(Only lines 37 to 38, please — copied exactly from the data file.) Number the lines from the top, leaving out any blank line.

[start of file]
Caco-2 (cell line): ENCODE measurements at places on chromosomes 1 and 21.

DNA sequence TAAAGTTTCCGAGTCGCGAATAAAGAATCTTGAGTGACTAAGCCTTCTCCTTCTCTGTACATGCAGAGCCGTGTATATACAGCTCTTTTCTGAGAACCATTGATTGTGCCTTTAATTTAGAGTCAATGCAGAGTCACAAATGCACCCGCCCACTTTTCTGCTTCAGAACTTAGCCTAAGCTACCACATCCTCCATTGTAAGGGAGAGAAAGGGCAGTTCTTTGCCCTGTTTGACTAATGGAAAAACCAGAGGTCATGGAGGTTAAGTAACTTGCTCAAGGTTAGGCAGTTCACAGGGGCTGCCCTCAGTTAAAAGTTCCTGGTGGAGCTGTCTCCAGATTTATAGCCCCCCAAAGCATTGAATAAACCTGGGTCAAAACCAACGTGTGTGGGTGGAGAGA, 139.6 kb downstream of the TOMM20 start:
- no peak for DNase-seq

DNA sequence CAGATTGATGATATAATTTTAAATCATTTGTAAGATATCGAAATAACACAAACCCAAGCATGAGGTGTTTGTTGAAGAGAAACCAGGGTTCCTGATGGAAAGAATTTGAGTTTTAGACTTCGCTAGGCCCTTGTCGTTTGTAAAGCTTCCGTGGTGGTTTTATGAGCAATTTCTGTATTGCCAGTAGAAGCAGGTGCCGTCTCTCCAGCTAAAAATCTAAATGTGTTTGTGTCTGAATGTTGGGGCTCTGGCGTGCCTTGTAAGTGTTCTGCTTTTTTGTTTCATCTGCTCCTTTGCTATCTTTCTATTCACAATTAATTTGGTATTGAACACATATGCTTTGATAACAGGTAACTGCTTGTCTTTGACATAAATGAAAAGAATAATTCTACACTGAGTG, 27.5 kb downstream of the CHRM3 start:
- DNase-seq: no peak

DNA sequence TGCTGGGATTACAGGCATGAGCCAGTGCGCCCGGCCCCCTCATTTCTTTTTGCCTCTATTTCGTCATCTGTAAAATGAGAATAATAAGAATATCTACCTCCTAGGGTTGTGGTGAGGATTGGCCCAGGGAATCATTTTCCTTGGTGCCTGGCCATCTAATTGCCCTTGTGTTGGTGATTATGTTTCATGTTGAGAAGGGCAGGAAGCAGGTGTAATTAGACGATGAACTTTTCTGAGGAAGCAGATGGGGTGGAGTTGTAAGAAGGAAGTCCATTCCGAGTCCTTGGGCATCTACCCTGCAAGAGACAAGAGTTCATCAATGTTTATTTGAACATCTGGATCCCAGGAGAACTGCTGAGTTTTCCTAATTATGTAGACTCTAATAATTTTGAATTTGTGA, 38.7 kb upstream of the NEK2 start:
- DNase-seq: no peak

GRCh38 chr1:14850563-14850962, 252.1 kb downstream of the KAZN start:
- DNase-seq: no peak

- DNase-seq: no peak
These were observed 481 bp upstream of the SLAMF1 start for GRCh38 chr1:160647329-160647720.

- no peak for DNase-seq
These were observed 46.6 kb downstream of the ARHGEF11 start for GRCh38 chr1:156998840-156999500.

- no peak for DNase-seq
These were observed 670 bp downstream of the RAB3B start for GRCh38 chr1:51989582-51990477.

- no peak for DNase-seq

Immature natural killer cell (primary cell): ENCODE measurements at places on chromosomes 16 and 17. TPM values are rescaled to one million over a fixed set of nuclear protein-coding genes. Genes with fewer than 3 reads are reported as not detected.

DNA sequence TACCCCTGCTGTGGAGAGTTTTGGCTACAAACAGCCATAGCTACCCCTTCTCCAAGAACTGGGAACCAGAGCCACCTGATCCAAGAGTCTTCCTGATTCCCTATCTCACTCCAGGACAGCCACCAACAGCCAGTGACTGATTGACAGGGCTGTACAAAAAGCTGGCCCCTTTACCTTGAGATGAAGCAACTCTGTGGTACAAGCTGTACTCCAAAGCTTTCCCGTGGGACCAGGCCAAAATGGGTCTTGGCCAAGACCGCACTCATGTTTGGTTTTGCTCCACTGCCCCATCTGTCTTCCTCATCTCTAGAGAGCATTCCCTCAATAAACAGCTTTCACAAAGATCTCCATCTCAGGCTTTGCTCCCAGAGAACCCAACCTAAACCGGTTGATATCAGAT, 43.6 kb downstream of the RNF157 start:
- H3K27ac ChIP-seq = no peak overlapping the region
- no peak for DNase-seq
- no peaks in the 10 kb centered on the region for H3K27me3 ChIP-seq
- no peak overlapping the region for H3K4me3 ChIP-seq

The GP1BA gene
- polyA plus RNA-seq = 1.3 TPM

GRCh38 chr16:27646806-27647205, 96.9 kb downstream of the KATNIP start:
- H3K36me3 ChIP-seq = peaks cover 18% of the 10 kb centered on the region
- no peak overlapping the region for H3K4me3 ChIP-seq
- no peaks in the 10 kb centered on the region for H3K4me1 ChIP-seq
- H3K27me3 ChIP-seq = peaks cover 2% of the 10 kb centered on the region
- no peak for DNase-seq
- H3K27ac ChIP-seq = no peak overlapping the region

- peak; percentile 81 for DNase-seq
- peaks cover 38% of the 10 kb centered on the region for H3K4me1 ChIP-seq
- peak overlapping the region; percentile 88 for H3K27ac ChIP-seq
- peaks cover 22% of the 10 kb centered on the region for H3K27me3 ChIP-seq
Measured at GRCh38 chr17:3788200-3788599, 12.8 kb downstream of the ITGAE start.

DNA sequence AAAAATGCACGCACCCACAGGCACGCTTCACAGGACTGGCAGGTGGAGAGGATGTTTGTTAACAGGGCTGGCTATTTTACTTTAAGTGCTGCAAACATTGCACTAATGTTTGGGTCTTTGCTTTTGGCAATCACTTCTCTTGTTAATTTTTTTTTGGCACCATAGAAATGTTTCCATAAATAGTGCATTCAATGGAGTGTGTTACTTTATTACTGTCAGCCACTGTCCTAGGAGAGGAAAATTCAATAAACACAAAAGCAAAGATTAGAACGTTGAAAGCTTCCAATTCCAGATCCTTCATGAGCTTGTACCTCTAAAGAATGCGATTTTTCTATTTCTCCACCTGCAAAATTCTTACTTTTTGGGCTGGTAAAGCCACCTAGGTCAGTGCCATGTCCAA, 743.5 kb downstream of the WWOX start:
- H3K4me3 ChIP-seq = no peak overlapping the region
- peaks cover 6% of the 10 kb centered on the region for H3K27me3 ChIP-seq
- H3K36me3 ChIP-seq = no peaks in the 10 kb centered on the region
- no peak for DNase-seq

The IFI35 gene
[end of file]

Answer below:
DNA sequence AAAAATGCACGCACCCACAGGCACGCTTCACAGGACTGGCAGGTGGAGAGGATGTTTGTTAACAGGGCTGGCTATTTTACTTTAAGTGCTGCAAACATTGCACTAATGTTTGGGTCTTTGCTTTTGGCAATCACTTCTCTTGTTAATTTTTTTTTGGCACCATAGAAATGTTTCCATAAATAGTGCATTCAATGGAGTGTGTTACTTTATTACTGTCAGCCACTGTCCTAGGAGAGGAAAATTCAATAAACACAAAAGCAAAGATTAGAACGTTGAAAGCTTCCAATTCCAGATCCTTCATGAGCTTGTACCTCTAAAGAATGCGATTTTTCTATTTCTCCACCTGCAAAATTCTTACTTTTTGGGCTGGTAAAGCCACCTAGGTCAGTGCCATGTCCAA, 743.5 kb downstream of the WWOX start:
- H3K4me3 ChIP-seq = no peak overlapping the region